Out beyond the station is St Bartholomew's Chapel, funded by French booty from the Battle of Sandwich in 1217, and part of an even older Hospital facility. It's surrounded by 16 quaint cottages dedicated to housing older local townspeople - a very polite contest for residence starts up every time one of the existing tenants dies. On the other side of town is the White Mill Rural Heritage Centre, an agricultural collection surrounding one of Kent's few surviving windmills. Being left unsupervised to climb two sets of steep ladders to the milling floor was quite an experience, but I made it safely up and back down without accidentally dying.
Not every building open for the day was old. The Art DecoEmpire Cinema is a mere youngster - 1937 vintage - and had cancelled matinees to allow visitors to peek into the auditorium. Even better it was possible to join the owner in the projection booth, where the traditional reeled projector was recently replaced by a more practical electronic beast, fed by films on hard drives delivered by courier. I'd always wondered. The Masonic Hall is even younger, a postwar lodge now fitted with a very-necessary stairlift to the upper temple. My guide showed me round and earnestly explained how the long rituals soon make sense and bring a sense of shared camaraderie. When pressed on precisely what that big rock was for, or why the carpet had a bold chequerboard pattern, however, he was far less forthcoming.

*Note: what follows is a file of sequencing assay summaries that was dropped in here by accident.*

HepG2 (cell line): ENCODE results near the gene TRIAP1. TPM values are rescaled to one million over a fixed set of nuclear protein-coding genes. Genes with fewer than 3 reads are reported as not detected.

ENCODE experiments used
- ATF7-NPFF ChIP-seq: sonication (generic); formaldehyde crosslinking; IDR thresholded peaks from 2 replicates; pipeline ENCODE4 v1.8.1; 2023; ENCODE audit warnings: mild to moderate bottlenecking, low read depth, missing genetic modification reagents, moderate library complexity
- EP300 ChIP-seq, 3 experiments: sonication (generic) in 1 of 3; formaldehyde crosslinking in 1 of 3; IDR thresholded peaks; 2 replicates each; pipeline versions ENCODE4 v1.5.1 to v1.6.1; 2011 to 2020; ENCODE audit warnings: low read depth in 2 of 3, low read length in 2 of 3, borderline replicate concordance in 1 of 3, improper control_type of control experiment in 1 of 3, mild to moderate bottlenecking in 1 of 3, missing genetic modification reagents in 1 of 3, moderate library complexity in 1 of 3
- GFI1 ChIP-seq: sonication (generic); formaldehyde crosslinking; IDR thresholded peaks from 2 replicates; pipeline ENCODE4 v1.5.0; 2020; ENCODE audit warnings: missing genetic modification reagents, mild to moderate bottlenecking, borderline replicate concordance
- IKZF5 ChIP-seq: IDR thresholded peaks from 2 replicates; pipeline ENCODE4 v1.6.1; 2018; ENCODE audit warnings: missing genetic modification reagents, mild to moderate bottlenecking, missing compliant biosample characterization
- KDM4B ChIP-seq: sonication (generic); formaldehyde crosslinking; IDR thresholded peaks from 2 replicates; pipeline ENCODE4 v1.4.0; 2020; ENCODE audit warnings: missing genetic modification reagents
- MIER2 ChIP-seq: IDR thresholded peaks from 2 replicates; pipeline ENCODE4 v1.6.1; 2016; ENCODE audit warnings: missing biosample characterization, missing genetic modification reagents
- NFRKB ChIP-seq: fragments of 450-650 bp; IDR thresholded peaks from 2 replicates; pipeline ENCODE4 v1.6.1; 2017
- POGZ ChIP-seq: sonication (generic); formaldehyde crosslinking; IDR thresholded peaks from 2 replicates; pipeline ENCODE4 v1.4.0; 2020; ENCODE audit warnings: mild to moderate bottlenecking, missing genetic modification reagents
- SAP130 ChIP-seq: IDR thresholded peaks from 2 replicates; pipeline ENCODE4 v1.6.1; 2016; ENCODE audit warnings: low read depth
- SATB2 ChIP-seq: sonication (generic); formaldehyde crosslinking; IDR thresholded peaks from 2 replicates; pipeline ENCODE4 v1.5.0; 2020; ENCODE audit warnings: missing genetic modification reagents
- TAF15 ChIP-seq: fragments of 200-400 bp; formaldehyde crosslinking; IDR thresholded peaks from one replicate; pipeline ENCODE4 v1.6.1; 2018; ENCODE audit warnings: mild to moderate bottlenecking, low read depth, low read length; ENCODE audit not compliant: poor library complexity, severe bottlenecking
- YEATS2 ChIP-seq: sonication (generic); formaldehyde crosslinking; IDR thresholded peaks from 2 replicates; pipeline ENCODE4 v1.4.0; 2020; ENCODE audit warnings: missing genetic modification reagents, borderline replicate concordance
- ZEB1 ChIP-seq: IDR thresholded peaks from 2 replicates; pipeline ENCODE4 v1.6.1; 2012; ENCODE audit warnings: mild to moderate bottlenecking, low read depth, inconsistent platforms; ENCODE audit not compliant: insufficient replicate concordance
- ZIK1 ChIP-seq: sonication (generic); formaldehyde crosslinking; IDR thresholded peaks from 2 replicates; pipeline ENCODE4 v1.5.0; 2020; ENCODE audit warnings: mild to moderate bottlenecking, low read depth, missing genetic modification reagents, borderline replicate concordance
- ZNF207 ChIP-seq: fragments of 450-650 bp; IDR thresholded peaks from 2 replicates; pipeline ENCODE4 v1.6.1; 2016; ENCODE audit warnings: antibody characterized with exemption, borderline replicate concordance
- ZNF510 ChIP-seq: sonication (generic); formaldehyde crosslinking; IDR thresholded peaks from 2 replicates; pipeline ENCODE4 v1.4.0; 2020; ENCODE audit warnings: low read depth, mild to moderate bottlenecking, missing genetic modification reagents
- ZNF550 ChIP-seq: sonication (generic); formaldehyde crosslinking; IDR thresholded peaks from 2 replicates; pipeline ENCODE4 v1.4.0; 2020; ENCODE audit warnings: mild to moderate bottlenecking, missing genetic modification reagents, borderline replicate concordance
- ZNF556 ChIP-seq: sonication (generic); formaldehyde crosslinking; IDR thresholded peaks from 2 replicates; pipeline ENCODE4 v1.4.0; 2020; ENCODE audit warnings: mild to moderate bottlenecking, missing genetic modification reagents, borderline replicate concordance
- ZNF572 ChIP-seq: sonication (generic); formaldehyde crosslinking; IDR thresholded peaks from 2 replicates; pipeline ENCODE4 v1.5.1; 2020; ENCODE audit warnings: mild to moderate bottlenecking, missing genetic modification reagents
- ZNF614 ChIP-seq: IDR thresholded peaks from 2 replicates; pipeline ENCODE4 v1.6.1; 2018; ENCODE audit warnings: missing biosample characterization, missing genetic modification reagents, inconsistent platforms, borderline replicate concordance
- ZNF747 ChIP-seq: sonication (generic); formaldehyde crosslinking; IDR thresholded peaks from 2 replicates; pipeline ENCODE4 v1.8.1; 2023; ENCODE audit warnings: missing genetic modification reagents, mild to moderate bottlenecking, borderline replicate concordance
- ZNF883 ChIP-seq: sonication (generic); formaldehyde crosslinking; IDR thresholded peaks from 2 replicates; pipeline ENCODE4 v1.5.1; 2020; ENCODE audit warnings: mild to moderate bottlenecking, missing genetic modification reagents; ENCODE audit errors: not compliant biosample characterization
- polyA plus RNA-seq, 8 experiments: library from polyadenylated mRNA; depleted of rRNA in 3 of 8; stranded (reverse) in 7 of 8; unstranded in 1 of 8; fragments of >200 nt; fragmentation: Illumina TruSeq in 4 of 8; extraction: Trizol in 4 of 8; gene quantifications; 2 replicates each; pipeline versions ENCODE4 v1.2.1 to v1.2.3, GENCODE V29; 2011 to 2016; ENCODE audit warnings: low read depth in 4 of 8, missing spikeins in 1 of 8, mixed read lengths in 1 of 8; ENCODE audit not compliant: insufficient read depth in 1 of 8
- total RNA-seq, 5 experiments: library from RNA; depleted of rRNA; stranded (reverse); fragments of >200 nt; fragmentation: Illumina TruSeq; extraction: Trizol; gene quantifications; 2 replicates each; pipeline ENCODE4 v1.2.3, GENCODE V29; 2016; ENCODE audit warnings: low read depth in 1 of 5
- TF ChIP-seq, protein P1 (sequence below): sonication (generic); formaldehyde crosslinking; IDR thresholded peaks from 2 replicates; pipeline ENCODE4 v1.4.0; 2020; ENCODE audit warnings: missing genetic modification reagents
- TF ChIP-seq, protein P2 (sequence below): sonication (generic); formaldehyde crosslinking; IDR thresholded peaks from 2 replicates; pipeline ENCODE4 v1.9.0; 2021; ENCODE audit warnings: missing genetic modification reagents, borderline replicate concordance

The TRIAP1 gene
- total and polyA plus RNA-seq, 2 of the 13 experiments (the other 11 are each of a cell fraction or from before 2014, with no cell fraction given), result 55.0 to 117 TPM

Thirteen buildings meant encounters with 13 sets of volunteers, mostly old, and deeply attached to their own special part of the town. One of the ladies in one of the churches seemed genuinely delighted that someone from London was actually interested in her leaflets and treasures, and another seemed amazed that I'd travelled down by train so quickly - she'd never dream of making the reverse journey. I had a long conversation elsewhere with a gentleman, originally from Clapham, whose failing health meant family were now asking him to leave his adopted hometown, so was making bittersweet plans to sell up. It's true to say the people of Sandwich made as memorable an impression on me as its architecture.
Visit on a normal weekend and you'll only get inside the Guildhall Museum, the windmill and a couple of the churches. That said, the streets are lovely in themselves, and dotted with small shops and dining opportunities to keep you occupied (including, yes, a cafe called The Sandwich Shop). Next time I go back I shall walk a mile out to Richborough Fort, a Roman bridgehead during the invasion of Britain, and maybe hike across the famous golf courses to the sea (the Open's coming back to Royal St George's in 2020). But overall, simply take my word how relentlessly well-preserved this Kentish jewel is, and it's all thanks to silt.
n.b. Southeastern Trains are running an extra-special ticket offer this September, with super off-peak returns to various coastal towns for just £10, so long as you book before 6pm the previous day. Specifically that's London to Broadstairs, Chatham, Deal, Dover, Faversham, Folkestone, Margate, Ramsgate or Whitstable - saving over £20 on the usual fare. Sandwich isn't on the list, so I bought my ticket to Deal and then another ticket for the last six minutes, which was still a bargain. And I'll be using the offer again to reach the Folkestone Triennial before the end of the month, just as soon as the weather improves.